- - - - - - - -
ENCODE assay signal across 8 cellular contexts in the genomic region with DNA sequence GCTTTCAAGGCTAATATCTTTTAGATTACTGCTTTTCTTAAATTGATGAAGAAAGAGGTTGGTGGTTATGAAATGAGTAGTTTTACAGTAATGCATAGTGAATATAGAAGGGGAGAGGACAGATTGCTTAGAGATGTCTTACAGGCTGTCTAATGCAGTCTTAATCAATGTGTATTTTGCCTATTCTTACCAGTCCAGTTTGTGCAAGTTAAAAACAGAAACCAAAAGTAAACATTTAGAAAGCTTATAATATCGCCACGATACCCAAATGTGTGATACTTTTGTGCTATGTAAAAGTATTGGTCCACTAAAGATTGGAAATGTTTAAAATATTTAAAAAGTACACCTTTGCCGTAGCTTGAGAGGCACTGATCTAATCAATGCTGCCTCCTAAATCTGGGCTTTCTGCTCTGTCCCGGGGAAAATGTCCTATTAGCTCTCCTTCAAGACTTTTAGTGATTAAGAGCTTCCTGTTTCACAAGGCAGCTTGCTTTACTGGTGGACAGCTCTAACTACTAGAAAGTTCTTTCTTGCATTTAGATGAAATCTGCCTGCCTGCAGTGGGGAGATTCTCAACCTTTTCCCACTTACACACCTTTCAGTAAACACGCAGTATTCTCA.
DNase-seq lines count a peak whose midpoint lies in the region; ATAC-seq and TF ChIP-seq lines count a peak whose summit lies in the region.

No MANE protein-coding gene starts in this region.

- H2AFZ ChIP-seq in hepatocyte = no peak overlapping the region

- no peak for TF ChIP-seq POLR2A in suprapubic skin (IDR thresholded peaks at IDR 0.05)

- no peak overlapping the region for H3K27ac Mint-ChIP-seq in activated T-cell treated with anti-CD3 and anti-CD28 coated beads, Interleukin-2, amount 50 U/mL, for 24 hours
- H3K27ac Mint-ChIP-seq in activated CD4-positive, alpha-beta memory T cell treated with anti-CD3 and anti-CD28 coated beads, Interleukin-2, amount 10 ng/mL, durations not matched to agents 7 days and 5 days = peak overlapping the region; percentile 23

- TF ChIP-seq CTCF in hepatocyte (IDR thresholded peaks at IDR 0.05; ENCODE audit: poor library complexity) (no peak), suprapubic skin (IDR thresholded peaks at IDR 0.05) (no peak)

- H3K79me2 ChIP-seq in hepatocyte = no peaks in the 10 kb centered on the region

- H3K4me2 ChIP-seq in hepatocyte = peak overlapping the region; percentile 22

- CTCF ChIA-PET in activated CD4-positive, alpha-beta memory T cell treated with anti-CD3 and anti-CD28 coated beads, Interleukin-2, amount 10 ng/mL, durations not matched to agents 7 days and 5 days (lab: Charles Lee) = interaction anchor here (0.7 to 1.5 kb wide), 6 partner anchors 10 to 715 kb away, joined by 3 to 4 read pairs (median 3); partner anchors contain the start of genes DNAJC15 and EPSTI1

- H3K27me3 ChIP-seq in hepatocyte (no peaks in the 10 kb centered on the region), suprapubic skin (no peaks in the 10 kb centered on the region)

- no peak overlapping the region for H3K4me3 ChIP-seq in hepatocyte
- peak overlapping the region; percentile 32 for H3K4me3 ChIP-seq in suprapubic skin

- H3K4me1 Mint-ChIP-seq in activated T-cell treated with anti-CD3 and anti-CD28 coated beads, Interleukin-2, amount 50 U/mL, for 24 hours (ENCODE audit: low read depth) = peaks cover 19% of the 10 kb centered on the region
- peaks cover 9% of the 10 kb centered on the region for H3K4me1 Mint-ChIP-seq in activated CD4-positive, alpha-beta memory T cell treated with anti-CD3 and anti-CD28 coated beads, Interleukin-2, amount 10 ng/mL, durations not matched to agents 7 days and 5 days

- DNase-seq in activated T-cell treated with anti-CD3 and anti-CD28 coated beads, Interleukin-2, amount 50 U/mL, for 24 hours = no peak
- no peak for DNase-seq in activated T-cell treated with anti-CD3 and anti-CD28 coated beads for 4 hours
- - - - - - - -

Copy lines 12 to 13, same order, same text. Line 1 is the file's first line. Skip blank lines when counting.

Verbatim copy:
- H3K27me3 ChIP-seq in hepatocyte (no peaks in the 10 kb centered on the region), suprapubic skin (no peaks in the 10 kb centered on the region)

- no peak overlapping the region for H3K4me3 ChIP-seq in hepatocyte